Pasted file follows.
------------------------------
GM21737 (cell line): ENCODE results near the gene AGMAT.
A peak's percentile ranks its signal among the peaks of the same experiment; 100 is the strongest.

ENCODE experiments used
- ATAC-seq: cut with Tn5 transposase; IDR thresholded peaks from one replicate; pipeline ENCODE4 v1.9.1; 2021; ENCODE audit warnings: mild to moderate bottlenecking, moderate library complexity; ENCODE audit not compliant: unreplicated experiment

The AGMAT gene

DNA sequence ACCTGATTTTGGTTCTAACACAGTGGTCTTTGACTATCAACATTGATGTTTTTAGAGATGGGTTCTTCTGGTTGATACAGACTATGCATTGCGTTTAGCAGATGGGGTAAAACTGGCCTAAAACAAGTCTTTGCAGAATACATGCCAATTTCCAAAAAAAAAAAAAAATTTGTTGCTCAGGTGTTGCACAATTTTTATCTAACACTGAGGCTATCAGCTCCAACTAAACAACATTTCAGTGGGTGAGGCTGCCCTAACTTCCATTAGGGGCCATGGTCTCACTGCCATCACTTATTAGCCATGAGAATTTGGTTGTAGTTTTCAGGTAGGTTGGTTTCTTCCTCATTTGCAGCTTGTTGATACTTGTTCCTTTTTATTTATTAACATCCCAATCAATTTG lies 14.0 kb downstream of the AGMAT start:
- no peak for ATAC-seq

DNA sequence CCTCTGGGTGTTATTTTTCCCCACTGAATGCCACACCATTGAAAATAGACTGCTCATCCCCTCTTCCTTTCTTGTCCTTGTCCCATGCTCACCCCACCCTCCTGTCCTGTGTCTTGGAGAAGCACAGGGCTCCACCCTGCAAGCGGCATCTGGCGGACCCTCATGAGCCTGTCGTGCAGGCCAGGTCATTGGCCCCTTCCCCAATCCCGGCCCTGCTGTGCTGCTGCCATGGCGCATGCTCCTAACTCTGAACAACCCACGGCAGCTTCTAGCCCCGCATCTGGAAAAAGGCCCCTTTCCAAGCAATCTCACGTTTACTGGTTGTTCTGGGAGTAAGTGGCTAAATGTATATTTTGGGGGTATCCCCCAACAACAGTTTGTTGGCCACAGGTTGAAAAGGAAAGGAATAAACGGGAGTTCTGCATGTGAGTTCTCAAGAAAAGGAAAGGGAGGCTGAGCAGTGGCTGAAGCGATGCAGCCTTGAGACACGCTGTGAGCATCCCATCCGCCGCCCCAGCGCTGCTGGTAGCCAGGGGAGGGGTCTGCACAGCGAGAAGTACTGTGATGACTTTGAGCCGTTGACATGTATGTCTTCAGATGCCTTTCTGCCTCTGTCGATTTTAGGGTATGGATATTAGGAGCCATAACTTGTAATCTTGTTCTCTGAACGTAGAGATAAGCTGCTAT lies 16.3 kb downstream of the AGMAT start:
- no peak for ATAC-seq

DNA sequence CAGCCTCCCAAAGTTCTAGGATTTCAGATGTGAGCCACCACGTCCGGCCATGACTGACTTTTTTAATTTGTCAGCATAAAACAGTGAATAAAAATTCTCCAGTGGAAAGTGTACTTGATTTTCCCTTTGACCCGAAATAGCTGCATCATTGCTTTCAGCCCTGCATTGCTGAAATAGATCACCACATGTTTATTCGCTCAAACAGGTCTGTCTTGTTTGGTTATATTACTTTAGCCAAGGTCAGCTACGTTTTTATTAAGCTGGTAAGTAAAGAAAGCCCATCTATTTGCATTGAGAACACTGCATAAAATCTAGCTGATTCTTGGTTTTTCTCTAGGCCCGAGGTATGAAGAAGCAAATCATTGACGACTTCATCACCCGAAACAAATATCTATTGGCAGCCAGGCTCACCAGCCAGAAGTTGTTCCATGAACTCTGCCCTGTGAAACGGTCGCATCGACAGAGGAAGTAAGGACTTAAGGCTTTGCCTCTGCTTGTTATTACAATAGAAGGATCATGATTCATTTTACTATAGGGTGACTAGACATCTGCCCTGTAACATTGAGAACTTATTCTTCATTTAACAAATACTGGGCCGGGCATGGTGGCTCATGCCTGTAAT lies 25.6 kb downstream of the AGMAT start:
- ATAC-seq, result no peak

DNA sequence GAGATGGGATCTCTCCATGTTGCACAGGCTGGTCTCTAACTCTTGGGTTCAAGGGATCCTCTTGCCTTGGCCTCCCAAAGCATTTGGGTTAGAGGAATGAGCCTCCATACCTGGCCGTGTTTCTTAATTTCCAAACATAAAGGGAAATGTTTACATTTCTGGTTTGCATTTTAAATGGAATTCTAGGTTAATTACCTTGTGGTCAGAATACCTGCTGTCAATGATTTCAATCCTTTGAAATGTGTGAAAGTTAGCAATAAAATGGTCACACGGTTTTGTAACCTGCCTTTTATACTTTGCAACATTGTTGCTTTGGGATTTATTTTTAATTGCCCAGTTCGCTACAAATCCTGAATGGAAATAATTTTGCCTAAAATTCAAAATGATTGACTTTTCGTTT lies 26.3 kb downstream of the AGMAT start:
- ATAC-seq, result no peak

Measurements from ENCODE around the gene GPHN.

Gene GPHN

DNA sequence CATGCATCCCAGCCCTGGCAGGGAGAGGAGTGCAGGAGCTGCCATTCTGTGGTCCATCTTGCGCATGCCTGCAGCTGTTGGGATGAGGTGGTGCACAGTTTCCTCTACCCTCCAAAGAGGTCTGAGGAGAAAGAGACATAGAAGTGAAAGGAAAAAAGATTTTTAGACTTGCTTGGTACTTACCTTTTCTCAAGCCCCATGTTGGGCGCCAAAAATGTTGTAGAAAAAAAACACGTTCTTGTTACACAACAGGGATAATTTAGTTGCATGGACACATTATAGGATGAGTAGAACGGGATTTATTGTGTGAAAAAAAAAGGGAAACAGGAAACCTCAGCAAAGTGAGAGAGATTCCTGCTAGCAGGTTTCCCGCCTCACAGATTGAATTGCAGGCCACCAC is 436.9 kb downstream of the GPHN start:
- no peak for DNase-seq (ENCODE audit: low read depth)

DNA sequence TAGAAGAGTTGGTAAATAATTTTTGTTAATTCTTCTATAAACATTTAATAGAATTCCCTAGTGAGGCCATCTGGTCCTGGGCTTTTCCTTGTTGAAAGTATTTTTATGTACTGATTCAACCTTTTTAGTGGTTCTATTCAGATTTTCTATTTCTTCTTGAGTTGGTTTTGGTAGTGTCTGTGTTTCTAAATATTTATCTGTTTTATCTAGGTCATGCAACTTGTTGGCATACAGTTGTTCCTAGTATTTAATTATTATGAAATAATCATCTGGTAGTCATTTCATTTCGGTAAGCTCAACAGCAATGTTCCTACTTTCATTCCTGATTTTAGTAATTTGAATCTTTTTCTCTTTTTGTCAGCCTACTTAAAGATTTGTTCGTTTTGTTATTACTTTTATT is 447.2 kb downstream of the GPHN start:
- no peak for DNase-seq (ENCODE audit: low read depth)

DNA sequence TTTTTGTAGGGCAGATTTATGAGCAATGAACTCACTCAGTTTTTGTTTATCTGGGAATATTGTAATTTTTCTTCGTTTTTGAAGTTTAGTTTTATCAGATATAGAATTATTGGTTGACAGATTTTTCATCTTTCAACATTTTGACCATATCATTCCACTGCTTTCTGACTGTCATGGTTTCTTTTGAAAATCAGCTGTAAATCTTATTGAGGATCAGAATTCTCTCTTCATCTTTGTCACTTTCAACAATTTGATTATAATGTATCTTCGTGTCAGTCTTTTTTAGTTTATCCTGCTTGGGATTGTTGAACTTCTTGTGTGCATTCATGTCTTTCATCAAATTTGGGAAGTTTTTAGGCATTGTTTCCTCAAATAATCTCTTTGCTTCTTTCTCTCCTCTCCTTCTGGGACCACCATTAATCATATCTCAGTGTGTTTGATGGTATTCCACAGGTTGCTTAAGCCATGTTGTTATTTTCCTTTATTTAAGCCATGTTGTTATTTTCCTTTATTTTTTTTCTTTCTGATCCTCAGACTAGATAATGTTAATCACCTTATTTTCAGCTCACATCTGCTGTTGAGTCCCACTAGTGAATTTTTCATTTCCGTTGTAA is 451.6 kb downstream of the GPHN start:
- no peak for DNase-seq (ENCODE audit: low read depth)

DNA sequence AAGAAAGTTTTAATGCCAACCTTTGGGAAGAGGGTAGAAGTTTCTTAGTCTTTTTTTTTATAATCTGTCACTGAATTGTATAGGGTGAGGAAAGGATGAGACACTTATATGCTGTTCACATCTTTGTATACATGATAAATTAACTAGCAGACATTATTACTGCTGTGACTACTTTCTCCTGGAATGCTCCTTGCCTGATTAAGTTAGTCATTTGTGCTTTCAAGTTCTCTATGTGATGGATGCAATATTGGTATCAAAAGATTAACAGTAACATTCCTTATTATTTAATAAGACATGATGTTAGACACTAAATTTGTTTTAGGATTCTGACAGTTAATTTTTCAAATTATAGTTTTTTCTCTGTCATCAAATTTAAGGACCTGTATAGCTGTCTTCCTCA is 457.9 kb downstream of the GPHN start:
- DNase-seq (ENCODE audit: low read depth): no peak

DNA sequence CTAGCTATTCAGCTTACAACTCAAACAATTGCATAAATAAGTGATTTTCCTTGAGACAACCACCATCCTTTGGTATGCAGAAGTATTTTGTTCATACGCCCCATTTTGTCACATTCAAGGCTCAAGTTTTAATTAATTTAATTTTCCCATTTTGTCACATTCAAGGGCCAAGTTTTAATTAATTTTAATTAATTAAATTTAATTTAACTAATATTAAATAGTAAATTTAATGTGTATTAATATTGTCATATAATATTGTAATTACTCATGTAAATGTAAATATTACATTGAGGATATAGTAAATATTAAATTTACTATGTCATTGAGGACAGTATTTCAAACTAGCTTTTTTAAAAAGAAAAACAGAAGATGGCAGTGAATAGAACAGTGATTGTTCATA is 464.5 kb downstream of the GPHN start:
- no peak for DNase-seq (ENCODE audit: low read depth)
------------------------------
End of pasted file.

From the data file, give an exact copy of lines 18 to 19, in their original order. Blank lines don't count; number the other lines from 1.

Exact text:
DNA sequence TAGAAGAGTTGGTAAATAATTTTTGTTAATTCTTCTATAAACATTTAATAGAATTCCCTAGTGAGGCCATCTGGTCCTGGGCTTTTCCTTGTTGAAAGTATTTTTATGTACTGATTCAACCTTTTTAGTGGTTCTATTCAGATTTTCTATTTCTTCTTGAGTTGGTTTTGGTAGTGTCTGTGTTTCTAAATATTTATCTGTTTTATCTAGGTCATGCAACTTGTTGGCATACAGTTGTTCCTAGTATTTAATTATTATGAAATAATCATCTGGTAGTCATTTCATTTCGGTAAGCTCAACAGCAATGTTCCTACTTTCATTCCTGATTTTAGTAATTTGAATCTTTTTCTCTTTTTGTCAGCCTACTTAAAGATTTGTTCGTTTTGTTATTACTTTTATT is 447.2 kb downstream of the GPHN start:
- no peak for DNase-seq (ENCODE audit: low read depth)